Meanwhile, politicians in Latvia fear that the chaos will allow Russia to take on a more aggressive stance in the Baltic states.
“When the referendum results were announced, one of the most important topics was the fate of emigrants. The public became worried about their situation in Great Britain because they could easily be forced to return. Poles living in Great Britain experienced displays of hate after the referendum. This is alarming,” said Nijolė Druto, an LRT correspondent in Warsaw.
“Another very important question is the financial losses that Poland will experience, since the money emigrants send back to family members here helps fill Poland’s budget. The Polish minority in Great Britain includes about 1.5 million people, so economists are saying that the ability to provide them with jobs and social guarantees if they return could be a problem,” Druto added.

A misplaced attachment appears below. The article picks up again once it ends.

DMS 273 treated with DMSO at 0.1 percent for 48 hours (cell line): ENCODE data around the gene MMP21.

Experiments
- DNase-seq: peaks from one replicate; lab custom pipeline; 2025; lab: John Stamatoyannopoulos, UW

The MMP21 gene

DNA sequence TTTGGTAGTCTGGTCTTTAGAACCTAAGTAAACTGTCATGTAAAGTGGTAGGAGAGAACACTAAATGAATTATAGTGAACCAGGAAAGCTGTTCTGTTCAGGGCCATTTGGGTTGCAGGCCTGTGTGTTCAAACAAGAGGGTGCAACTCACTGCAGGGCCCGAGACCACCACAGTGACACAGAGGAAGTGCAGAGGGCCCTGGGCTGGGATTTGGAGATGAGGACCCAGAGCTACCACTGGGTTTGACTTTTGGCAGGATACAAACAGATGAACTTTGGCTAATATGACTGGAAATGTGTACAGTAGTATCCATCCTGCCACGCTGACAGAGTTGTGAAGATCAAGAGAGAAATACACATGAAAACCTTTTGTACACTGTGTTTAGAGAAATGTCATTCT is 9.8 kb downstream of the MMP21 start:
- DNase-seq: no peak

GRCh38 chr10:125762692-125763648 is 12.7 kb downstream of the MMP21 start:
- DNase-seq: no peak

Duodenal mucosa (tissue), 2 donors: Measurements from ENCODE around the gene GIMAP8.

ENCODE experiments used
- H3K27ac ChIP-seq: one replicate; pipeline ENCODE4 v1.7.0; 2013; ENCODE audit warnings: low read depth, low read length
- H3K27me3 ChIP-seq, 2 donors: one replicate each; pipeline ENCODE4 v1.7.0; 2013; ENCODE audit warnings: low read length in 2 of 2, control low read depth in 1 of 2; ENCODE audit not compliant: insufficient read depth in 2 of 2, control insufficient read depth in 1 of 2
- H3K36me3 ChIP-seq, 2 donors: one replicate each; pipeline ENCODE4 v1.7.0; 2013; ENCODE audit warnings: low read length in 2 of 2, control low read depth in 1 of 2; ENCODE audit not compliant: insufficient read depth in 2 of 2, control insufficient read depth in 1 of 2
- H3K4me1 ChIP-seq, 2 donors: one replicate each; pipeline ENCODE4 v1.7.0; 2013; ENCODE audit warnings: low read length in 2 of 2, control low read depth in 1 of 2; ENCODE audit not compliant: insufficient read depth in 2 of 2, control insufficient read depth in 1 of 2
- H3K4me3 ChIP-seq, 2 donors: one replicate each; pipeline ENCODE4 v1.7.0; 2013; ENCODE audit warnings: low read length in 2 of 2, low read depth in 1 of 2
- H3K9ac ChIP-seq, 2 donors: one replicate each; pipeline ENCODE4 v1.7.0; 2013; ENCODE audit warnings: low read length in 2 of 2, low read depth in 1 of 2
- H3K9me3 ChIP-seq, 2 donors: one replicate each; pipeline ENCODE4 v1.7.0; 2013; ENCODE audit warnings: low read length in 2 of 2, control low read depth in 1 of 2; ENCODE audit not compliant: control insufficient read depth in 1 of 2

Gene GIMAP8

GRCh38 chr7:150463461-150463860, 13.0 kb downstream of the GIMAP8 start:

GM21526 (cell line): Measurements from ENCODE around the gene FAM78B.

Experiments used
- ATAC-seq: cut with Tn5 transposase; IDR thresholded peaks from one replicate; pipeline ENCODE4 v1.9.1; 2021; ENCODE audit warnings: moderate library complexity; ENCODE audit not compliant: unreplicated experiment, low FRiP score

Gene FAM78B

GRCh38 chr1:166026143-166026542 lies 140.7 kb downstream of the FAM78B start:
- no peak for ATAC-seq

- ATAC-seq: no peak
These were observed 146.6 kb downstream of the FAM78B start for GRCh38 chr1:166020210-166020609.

“What’s being discussed most is whether they will have to go to another country or go home. However, a small survey of Latvians working in Great Britain was performed and it became clear that more than two thirds of the emigrants would not return to Latvia if they had to leave Great Britain. Some are saying that many of them would go to Ireland,” said Arūnas Vaikutis, an LRT correspondent in Riga.
“It is believed that Latvia will really suffer,” Vaikutis added. “Latvia is too small and will not be able to defend its interests with the EU flowing with the current and larger states deciding its direction.”
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